How to Become A Repossession Agent

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Repossession agents work with companies to get back loan collateral that has not been paid for in due time. Cars are a common repossession target, but you could find yourself repossessing anything from jewelry to appliances. Most states don't establish specific education requirements for repossession agents, but you may have to register with your state.

Learn About the Trade

  • While you can't major in repossession in college, some trade schools do offer training on how to be a repossession agent. Whether you go through formal training, you'll need to learn your state's laws governing repossessions. You might have to provide specific notice of your plan to repossess property, and in most cases, you can only repossess property in a way that does not disturb others. The right personality coupled with a calm demeanor can help you keep the stress of a repossession under control.

Follow State Regulations

  • Many states don't require repossession agents to be licensed, but some, such as Illinois, do. You'll need to register with your state if you're required to do so. For example, California repossession agents must register with the state. You may also be required to maintain records on each and every item you repossess. In no state is it illegal to repossess an item that is not collateral for a past-due debt, and it's similarly illegal to use violence or other illegal tactics -- such as breaking into a home -- to access items you need to repossess.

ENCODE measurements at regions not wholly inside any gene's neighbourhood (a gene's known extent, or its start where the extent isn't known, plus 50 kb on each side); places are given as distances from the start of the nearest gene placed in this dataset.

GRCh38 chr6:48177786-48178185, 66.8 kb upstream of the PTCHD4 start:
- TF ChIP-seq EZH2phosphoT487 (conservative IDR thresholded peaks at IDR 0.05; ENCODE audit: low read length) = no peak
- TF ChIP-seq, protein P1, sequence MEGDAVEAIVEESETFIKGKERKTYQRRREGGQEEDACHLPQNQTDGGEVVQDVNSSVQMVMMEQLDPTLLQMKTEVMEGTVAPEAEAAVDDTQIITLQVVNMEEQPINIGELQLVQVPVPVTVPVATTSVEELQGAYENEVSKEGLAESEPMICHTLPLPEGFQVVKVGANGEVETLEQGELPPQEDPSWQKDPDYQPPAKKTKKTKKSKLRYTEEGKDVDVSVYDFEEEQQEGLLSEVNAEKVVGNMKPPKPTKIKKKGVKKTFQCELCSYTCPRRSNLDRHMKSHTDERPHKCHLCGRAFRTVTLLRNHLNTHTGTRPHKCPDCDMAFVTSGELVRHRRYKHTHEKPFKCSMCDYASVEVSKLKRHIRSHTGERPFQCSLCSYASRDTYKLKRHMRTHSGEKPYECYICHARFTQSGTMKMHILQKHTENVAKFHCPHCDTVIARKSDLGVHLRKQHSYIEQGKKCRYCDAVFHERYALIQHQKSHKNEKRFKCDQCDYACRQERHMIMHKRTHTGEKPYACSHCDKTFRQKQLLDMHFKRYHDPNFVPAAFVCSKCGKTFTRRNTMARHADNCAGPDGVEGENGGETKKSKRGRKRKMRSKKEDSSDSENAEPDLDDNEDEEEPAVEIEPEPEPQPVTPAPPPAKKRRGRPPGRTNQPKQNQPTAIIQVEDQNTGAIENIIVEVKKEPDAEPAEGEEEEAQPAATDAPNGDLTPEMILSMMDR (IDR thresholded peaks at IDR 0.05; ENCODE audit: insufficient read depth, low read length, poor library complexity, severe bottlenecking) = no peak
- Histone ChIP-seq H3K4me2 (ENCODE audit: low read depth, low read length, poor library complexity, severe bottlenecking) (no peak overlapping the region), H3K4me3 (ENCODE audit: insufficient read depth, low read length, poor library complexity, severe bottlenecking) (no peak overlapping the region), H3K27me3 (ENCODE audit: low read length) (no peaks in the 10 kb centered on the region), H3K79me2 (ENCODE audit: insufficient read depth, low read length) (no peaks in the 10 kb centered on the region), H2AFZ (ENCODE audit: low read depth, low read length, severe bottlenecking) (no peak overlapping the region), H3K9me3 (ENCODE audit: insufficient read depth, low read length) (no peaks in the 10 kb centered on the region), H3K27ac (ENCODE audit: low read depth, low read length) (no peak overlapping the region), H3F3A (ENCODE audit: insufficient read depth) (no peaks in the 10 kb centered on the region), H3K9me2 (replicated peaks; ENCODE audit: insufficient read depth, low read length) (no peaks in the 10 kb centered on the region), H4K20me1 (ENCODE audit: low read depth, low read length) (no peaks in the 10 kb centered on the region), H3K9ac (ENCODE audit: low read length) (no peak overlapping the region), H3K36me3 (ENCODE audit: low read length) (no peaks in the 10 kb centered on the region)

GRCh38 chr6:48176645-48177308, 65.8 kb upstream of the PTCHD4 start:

Work for a Company

  • Working for a company that does repossessions can help shield you from many liability issues. As with any job, you'll need a resume that matches the company's experience and education requirements. You have several options for choosing a company at which to work. Some companies are exclusively dedicated to repossessions and may contract with a host of businesses. In other cases, you might work with a business that offers loans or leases to recover items that have not been paid for when due.

Work for Yourself

  • If you work for yourself, you'll be able to control your own schedule but will have to accumulate your own clients. Appliance sales, leasing companies, car dealerships and jewelry stores are excellent options, since they often give loans secured by personal property. A history of successfully repossessing items without harming them can make you a more appealing candidate. If you work for yourself, incorporating your business can shield you from any personal liability for damages you cause. Also consider getting liability insurance or bonding your company in case you are sued or damage someone's property.

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